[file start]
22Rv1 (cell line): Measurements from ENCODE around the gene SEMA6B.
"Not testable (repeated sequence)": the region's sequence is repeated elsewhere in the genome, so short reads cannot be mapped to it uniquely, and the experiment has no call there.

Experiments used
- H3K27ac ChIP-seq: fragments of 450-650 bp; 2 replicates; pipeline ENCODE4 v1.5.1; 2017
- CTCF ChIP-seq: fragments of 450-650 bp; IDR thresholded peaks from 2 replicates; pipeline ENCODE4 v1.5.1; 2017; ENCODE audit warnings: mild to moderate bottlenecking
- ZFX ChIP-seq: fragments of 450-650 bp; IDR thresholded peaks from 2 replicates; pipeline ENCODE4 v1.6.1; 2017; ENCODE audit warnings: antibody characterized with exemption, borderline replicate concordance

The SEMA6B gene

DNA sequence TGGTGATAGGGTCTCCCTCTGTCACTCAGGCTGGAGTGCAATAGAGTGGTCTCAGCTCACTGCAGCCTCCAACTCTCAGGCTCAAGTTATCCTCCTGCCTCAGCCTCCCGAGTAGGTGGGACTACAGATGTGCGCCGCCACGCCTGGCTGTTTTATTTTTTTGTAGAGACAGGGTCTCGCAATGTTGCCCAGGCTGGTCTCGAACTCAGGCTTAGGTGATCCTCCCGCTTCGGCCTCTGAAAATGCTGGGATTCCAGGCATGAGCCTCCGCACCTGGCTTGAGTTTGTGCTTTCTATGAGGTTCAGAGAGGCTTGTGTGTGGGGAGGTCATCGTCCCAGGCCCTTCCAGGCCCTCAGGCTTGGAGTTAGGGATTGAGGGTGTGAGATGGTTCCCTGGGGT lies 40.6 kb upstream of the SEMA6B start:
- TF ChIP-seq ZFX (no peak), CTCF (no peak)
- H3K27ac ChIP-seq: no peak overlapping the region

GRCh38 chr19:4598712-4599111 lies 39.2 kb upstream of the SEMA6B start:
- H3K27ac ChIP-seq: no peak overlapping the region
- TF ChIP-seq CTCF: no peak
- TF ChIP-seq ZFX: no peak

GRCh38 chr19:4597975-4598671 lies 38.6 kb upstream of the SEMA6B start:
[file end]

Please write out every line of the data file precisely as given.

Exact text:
22Rv1 (cell line): Measurements from ENCODE around the gene SEMA6B.
"Not testable (repeated sequence)": the region's sequence is repeated elsewhere in the genome, so short reads cannot be mapped to it uniquely, and the experiment has no call there.

Experiments used
- H3K27ac ChIP-seq: fragments of 450-650 bp; 2 replicates; pipeline ENCODE4 v1.5.1; 2017
- CTCF ChIP-seq: fragments of 450-650 bp; IDR thresholded peaks from 2 replicates; pipeline ENCODE4 v1.5.1; 2017; ENCODE audit warnings: mild to moderate bottlenecking
- ZFX ChIP-seq: fragments of 450-650 bp; IDR thresholded peaks from 2 replicates; pipeline ENCODE4 v1.6.1; 2017; ENCODE audit warnings: antibody characterized with exemption, borderline replicate concordance

The SEMA6B gene

DNA sequence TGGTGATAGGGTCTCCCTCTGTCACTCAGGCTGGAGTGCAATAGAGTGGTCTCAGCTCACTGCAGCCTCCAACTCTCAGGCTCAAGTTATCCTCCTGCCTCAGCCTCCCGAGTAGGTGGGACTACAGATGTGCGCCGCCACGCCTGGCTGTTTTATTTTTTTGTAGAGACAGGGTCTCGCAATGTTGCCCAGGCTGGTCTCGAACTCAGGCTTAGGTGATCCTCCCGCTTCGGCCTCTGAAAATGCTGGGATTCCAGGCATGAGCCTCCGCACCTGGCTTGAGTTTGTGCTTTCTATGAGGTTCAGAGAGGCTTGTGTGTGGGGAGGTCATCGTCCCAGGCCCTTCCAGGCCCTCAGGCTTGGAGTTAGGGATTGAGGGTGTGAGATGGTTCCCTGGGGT lies 40.6 kb upstream of the SEMA6B start:
- TF ChIP-seq ZFX (no peak), CTCF (no peak)
- H3K27ac ChIP-seq: no peak overlapping the region

GRCh38 chr19:4598712-4599111 lies 39.2 kb upstream of the SEMA6B start:
- H3K27ac ChIP-seq: no peak overlapping the region
- TF ChIP-seq CTCF: no peak
- TF ChIP-seq ZFX: no peak

GRCh38 chr19:4597975-4598671 lies 38.6 kb upstream of the SEMA6B start: